JACKSONVILLE, Fla. - He went back to his home country to get married, only to lose his life to the violence he left his country to escape.
Andrew Abith Abui, a former Jacksonville resident, was killed during recent fighting in Pariang County, Unity State, South Sudan. Abui was 32 years old.
Abui, a U.S. citizen, was one of the so-called Lost Boys of Sudan, a group of more than 20,000 boys who were displaced and/or orphaned during the Second Sudanese Civil War. Abui attended classes at Florida State College at Jacksonville, with assistance from Alliance for the Lost Boys and grants provided to the alliance by Delores Barr Weaver and the Scheidel Family Foundation.
Abui returned to South Sudan four months ago in preparation for his wedding. There is no word on the fate of his new wife.
"Andrew was a sweet and humble young man," Alliance President Joan Hecht said. "He always wore a smile on his face and radiated kindness. You just felt better by being around him. He will be greatly missed by all who knew and loved him. Our thoughts and prayers go out to his family and friends and to all those who have lost loved ones in this senseless and brutal struggle for power."
Hecht met Abui in 2006 when he moved to Jacksonville. He was part of the alliance's scholarship program.
The struggle is part of recent ethically-based violence in South Sudan stemming from the political rivalry between the president and ousted vice president. The most recent rash of fighting started around the holidays, just as Joseph Atem, another "Lost Boy" traveled to the country.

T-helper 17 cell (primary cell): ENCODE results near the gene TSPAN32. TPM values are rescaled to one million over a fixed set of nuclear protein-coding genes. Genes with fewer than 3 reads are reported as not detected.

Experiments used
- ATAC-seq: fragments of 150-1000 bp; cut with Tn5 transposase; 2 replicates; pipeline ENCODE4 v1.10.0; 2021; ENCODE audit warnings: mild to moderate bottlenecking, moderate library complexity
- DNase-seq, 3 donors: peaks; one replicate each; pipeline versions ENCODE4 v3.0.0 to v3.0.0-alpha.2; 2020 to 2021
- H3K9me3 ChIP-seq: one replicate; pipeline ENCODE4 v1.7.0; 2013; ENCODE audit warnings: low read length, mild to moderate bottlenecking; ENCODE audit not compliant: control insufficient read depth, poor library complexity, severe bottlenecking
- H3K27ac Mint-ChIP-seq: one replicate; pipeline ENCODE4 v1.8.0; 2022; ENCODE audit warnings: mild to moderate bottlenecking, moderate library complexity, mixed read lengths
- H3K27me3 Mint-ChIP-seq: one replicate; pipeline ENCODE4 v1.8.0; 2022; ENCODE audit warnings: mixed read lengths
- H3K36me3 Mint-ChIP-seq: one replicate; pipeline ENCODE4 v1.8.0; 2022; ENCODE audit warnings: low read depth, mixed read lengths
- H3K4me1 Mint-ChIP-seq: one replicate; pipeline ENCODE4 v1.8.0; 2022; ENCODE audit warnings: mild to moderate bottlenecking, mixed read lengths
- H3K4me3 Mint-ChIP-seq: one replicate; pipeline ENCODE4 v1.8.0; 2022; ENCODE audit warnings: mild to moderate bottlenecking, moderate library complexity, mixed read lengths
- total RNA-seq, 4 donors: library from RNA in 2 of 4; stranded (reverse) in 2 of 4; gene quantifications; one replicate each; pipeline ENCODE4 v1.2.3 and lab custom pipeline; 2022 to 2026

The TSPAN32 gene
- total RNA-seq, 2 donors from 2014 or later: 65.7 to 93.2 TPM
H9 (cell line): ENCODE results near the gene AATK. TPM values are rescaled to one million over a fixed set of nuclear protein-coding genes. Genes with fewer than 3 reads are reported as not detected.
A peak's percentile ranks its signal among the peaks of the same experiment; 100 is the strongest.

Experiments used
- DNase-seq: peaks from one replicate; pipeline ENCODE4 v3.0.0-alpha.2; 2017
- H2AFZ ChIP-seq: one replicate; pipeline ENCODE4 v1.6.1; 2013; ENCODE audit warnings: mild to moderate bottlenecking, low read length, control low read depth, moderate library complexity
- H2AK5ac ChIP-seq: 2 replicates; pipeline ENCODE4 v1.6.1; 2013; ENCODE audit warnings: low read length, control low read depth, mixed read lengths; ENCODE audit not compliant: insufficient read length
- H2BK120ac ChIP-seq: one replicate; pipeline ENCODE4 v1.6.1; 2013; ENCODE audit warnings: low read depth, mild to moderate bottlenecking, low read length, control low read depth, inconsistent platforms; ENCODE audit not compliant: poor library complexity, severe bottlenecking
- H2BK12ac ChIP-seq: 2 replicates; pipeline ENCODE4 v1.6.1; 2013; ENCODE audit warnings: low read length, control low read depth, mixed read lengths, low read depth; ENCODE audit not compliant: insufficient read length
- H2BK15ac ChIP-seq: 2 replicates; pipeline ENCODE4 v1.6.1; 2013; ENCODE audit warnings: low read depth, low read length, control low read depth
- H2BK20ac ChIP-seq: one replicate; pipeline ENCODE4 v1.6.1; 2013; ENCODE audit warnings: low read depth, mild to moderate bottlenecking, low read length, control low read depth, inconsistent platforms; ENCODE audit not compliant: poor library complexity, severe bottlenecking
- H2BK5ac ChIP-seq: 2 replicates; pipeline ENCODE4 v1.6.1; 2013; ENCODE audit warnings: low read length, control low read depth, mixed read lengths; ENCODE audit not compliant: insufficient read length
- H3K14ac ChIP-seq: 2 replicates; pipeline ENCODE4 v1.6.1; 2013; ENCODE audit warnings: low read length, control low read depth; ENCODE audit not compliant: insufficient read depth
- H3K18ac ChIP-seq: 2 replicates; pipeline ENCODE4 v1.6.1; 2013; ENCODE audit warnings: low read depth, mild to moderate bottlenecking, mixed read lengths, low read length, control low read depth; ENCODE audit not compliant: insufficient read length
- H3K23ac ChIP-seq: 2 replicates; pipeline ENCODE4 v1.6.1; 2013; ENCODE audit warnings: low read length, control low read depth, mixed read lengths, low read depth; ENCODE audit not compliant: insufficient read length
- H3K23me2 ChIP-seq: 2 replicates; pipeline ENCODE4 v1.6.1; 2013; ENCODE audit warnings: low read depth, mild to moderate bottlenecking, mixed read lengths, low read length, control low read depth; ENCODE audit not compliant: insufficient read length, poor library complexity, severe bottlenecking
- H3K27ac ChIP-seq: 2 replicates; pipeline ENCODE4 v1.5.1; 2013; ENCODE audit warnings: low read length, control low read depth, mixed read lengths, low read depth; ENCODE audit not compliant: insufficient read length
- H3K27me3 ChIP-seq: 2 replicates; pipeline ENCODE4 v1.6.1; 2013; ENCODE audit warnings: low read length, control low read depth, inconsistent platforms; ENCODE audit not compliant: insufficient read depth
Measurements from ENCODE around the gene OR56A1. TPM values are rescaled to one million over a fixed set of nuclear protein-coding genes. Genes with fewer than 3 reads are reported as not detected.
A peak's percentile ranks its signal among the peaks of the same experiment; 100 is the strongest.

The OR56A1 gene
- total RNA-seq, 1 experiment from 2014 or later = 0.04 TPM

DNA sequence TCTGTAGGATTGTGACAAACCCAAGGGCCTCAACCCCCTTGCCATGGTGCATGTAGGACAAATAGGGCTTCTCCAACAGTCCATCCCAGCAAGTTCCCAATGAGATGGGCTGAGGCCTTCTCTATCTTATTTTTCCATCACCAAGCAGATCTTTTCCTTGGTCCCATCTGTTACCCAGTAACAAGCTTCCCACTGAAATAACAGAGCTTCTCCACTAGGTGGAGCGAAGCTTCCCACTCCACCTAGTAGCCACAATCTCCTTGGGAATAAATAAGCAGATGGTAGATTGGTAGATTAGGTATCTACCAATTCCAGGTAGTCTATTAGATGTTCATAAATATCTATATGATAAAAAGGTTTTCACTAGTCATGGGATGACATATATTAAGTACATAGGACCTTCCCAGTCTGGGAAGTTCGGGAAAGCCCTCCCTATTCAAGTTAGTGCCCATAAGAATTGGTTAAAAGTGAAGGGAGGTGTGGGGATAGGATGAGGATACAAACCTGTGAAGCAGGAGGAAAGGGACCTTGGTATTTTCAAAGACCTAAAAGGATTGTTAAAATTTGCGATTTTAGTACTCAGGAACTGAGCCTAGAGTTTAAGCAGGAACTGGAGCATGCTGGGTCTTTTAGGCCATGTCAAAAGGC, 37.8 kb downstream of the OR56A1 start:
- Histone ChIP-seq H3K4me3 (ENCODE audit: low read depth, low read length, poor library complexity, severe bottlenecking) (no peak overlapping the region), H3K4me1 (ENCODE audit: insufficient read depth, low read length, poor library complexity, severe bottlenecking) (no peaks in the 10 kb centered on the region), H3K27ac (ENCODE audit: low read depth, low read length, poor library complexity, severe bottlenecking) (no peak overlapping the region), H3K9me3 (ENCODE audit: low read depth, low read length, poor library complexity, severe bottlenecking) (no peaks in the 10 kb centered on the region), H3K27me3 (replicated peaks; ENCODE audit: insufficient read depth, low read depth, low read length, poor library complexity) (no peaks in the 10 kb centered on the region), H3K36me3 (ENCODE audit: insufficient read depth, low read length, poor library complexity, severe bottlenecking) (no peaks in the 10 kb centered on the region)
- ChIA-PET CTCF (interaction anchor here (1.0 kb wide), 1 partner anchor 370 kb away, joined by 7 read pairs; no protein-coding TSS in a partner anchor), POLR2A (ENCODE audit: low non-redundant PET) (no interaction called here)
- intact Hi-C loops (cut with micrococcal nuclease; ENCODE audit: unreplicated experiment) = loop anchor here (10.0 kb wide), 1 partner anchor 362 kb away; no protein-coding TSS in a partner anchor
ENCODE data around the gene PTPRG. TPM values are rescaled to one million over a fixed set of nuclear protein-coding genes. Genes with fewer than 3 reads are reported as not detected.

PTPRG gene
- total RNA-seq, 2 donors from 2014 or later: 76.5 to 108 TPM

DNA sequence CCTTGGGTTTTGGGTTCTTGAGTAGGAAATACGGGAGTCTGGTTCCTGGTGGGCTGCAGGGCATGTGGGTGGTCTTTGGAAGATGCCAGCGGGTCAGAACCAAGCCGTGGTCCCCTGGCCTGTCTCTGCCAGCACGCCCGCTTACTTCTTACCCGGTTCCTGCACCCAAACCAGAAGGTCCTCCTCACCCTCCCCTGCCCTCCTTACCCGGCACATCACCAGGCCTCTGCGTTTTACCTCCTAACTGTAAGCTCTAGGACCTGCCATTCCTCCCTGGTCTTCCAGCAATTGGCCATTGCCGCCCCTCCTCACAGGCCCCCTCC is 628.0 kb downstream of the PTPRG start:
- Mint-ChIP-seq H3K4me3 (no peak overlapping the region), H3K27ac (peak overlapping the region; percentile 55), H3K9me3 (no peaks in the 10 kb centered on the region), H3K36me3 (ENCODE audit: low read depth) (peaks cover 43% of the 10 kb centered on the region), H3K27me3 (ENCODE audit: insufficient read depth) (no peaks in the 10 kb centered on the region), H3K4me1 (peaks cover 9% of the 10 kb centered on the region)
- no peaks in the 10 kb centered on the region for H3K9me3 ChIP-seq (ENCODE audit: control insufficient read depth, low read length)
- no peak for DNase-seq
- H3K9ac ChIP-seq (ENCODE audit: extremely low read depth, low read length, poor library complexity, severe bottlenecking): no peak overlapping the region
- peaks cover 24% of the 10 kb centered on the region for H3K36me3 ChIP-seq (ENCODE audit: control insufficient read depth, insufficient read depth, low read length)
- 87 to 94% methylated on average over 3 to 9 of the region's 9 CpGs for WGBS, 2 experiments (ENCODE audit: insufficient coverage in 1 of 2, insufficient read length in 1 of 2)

Luckily, he made it back the U.S. alive.
"It's the grace of God that I did not die," Atem said. "I could be like with Andrew. Because these people were literally, two people were taken away after me. And up to today I do not know what happened."
Several local Lost Boys, also U.S. citizens, remain in South Sudan, as well as former Jacksonville resident and U.S. citizen Rachel Obal, now serving as the minister of gender, child and social welfare in Bor, Jonglei State.
Other Jacksonville residents managed to flee, including local missionary and former Lee High School teacher Mary Chowenhill and Lual Coba.
"It was a frightening experience and they are indeed blessed to be alive," Hecht said. "We anxiously await the safe return of all U.S. citizens and Jacksonville residents."
In 2000-01, the U.S. government awarded refugee status to about 3,800 Lost Boys. The alliance says about 150 now call Jacksonville home, and despite Abui's death, it will still move forward with their mission to support them.
"It's just a very sad situation that he would go back to his country hoping to build a new life and then be met with the same that he fled originally," Hecht said.
A prayer service and peace rally will be held at 1 p.m. Saturday at Hogan Baptist Church at 8045 Hogan Road.
Donations to assist with relief efforts can be made through the Alliance for the Lost Boys of Sudan by going to its website, allianceforthelostboys.com.
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